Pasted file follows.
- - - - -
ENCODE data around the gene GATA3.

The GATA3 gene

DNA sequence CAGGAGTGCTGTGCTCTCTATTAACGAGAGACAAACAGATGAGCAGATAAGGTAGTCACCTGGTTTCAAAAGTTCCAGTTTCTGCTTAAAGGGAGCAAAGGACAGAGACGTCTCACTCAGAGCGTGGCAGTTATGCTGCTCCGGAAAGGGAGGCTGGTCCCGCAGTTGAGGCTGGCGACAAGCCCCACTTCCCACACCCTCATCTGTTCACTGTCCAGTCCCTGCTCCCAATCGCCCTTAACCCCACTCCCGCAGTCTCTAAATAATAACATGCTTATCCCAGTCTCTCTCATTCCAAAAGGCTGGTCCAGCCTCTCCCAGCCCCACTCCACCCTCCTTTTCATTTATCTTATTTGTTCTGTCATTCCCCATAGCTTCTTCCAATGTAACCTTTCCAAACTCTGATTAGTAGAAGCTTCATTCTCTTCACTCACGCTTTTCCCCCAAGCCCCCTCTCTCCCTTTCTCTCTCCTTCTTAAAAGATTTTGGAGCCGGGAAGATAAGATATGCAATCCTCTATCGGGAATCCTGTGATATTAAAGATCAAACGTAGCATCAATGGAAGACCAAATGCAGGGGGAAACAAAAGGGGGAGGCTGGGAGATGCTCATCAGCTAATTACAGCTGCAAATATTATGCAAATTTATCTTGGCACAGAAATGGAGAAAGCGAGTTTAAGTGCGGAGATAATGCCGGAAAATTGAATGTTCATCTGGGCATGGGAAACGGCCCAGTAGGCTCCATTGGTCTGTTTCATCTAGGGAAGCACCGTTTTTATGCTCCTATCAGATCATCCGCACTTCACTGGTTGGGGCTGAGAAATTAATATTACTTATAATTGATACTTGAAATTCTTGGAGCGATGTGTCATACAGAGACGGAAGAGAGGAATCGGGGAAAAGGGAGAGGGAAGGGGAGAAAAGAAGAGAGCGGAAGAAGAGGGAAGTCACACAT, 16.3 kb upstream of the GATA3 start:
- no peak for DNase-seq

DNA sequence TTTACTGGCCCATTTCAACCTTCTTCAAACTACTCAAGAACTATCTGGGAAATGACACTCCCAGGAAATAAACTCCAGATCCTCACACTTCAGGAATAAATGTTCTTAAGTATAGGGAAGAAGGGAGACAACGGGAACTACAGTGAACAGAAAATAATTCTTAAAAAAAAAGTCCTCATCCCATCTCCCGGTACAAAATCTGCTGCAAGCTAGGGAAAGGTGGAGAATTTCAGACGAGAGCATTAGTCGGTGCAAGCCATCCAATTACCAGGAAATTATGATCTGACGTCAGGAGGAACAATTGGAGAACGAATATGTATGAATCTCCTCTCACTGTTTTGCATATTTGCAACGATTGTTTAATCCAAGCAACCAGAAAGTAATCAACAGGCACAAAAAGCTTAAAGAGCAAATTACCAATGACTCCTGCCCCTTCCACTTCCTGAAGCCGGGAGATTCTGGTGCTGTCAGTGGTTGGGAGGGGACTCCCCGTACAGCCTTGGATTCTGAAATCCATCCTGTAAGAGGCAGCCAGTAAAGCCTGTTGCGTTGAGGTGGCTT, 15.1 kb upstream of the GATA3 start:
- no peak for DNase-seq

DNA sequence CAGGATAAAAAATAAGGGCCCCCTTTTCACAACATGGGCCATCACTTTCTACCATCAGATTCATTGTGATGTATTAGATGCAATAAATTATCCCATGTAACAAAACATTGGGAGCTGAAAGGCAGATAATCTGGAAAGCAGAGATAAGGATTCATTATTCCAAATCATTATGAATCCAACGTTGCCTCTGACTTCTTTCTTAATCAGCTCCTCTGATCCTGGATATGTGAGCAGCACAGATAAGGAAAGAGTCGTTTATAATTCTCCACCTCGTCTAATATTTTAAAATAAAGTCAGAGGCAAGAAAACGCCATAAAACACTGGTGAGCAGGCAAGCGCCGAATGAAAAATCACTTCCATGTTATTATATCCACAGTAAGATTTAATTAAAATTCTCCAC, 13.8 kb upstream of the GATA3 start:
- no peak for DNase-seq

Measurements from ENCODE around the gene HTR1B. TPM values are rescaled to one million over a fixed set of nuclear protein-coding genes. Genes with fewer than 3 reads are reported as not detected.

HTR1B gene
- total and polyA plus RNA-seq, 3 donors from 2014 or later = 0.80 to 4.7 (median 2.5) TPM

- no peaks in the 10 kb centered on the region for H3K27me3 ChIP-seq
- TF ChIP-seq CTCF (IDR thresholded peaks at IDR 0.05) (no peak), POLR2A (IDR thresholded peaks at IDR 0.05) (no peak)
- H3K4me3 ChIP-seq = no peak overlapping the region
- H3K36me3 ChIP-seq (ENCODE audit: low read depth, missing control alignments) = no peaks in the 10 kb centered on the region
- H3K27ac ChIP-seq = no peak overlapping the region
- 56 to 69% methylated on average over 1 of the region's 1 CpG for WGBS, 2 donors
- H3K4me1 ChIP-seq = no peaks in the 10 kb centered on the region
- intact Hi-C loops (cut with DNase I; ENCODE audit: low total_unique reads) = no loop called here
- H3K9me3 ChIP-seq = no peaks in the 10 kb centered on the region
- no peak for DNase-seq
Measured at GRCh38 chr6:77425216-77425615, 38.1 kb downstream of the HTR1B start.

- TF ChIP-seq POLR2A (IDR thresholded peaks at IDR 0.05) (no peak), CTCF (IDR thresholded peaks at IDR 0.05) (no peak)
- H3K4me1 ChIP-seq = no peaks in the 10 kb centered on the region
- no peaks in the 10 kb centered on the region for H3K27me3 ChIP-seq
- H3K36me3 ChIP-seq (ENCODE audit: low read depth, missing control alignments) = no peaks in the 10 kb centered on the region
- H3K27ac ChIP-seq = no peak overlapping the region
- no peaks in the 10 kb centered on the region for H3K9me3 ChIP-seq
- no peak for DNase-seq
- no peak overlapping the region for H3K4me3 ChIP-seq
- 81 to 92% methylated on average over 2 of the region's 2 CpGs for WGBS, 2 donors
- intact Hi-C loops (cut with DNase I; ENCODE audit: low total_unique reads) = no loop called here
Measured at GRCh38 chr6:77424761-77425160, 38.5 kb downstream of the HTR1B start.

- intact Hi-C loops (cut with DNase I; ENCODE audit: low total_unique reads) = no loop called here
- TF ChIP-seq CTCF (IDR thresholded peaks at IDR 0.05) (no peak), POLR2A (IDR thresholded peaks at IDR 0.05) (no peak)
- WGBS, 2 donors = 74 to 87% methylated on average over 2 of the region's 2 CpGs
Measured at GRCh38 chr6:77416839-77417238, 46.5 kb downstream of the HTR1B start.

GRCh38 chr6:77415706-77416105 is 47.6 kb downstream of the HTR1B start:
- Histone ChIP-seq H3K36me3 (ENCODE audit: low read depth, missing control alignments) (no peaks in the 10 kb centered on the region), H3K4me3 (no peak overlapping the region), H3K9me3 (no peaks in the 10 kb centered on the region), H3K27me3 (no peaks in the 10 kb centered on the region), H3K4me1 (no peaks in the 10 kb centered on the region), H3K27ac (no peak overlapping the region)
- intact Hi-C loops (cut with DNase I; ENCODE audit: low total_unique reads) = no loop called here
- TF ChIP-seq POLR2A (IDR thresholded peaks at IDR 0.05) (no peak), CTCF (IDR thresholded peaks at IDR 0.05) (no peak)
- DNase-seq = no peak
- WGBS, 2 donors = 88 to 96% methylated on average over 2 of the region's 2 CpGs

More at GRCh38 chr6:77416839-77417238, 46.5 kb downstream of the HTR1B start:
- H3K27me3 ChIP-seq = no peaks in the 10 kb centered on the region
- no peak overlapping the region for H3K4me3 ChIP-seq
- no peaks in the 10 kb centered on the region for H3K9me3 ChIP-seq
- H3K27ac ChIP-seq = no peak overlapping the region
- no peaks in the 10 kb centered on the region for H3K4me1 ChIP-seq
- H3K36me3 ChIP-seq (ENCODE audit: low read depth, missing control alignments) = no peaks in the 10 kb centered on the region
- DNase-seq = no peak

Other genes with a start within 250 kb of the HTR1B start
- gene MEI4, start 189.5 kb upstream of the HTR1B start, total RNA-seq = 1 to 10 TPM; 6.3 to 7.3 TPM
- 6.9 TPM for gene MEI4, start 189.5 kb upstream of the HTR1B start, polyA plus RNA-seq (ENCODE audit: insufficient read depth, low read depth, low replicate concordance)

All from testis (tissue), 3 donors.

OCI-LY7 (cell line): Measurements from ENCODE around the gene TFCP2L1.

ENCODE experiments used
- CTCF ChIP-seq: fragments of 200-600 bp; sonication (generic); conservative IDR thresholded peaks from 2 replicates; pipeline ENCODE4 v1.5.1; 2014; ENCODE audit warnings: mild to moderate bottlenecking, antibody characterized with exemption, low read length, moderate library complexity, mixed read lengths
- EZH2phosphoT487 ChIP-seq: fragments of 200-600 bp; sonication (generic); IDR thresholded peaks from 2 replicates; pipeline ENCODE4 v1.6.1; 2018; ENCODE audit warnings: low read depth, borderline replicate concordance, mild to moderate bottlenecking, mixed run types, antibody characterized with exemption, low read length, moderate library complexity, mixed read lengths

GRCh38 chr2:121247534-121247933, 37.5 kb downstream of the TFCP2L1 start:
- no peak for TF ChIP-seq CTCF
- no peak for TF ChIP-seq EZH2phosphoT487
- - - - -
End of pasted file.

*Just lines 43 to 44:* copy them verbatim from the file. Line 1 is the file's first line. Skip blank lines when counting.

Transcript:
- WGBS, 2 donors = 88 to 96% methylated on average over 2 of the region's 2 CpGs

More at GRCh38 chr6:77416839-77417238, 46.5 kb downstream of the HTR1B start: